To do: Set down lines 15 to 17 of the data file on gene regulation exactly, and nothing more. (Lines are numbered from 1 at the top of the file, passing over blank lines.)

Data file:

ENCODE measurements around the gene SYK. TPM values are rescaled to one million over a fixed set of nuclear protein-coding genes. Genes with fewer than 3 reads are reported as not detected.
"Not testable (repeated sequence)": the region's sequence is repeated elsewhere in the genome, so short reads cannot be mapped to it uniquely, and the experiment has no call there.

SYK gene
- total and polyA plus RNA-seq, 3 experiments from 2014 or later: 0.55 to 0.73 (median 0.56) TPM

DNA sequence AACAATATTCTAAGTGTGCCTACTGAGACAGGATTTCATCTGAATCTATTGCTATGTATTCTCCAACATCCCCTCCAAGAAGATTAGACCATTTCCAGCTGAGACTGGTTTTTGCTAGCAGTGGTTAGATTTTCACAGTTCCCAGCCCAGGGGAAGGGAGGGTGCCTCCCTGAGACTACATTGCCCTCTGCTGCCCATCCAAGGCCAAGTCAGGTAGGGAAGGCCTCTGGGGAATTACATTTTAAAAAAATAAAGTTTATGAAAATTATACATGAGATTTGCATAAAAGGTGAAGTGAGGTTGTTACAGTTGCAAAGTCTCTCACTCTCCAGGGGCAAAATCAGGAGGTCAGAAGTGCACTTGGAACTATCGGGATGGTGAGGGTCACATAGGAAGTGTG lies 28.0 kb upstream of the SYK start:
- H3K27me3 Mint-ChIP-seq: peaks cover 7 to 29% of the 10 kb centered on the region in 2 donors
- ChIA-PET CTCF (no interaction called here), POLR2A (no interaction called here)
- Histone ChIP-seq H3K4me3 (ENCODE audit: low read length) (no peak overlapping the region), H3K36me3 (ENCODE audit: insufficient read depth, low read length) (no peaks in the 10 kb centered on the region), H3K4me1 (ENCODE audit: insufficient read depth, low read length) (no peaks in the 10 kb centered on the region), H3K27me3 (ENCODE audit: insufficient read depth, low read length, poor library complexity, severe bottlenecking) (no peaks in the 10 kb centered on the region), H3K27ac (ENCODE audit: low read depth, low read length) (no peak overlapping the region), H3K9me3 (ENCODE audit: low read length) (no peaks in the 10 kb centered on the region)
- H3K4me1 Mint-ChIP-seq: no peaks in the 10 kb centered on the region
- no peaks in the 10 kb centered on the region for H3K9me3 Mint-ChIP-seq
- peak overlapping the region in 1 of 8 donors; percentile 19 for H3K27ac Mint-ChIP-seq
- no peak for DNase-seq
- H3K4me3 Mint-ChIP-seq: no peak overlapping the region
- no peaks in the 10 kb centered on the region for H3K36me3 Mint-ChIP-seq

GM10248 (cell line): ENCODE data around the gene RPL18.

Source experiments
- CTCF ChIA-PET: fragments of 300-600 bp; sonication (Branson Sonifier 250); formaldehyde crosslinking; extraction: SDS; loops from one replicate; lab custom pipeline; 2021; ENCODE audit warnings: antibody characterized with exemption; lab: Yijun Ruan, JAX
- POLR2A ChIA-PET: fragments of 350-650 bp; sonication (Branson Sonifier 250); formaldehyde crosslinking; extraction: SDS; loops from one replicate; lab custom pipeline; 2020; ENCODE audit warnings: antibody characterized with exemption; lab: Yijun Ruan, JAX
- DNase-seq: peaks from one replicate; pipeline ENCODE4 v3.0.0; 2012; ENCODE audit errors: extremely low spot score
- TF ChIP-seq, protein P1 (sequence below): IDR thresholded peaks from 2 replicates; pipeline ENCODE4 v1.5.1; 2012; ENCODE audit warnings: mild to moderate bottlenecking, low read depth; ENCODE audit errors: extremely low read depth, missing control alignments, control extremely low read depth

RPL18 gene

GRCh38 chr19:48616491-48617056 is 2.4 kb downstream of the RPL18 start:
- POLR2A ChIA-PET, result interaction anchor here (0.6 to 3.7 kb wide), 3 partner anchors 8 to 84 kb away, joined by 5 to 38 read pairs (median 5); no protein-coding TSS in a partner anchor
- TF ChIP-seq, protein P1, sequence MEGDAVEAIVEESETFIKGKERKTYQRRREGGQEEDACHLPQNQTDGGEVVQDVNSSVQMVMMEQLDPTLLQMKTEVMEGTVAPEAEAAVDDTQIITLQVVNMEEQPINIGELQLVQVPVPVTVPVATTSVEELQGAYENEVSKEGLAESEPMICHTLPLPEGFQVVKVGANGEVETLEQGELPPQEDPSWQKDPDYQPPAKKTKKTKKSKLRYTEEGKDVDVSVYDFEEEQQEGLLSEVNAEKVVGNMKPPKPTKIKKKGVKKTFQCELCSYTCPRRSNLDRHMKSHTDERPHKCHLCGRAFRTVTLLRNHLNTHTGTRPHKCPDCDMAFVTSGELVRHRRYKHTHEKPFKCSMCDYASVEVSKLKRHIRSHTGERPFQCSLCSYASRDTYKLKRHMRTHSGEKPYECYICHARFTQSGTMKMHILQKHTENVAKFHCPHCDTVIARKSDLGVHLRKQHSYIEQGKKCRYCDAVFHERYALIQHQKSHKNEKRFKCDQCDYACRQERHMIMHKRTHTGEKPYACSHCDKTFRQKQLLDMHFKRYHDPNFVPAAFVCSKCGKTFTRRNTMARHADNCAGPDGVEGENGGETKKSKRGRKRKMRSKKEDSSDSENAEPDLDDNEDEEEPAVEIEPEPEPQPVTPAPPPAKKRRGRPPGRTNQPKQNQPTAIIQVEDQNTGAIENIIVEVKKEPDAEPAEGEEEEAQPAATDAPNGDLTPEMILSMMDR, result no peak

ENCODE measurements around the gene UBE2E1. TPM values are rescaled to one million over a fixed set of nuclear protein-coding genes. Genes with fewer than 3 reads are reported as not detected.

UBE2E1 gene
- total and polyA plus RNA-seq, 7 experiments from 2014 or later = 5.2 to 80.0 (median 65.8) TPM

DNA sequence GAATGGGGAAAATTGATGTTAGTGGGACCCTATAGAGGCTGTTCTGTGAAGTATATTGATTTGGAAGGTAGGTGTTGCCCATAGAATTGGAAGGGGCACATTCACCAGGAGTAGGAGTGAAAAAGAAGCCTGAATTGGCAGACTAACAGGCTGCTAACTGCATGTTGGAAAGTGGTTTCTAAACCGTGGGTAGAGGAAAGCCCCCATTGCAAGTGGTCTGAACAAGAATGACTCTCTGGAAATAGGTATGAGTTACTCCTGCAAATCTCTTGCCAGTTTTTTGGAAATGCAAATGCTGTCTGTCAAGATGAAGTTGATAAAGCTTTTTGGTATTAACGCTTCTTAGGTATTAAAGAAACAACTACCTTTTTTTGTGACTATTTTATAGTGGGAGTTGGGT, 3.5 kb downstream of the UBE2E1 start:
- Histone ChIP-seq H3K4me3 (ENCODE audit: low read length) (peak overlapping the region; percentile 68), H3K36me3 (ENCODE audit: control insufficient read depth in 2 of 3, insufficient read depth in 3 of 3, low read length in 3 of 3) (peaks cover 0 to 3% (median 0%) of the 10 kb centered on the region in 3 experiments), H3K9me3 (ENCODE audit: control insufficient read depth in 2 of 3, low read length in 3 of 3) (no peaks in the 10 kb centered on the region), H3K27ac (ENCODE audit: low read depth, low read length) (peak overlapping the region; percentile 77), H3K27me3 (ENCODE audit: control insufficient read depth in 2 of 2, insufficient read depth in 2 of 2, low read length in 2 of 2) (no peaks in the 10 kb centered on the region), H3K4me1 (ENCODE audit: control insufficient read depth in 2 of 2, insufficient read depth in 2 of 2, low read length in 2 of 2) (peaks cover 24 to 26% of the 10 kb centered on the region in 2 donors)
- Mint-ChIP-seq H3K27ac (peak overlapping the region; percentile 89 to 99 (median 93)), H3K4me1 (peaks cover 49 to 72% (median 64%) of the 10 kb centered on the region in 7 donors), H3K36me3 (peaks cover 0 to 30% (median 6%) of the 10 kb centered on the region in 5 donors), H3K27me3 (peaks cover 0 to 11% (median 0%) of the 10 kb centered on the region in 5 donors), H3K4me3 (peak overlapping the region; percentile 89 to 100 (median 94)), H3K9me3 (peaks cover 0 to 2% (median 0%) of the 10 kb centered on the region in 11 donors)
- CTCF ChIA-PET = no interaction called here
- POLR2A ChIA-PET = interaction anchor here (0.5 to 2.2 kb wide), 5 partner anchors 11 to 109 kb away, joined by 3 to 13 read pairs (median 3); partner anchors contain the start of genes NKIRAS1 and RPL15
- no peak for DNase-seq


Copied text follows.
GM10248 (cell line): ENCODE data around the gene RPL18.

Source experiments
- CTCF ChIA-PET: fragments of 300-600 bp; sonication (Branson Sonifier 250); formaldehyde crosslinking; extraction: SDS; loops from one replicate; lab custom pipeline; 2021; ENCODE audit warnings: antibody characterized with exemption; lab: Yijun Ruan, JAX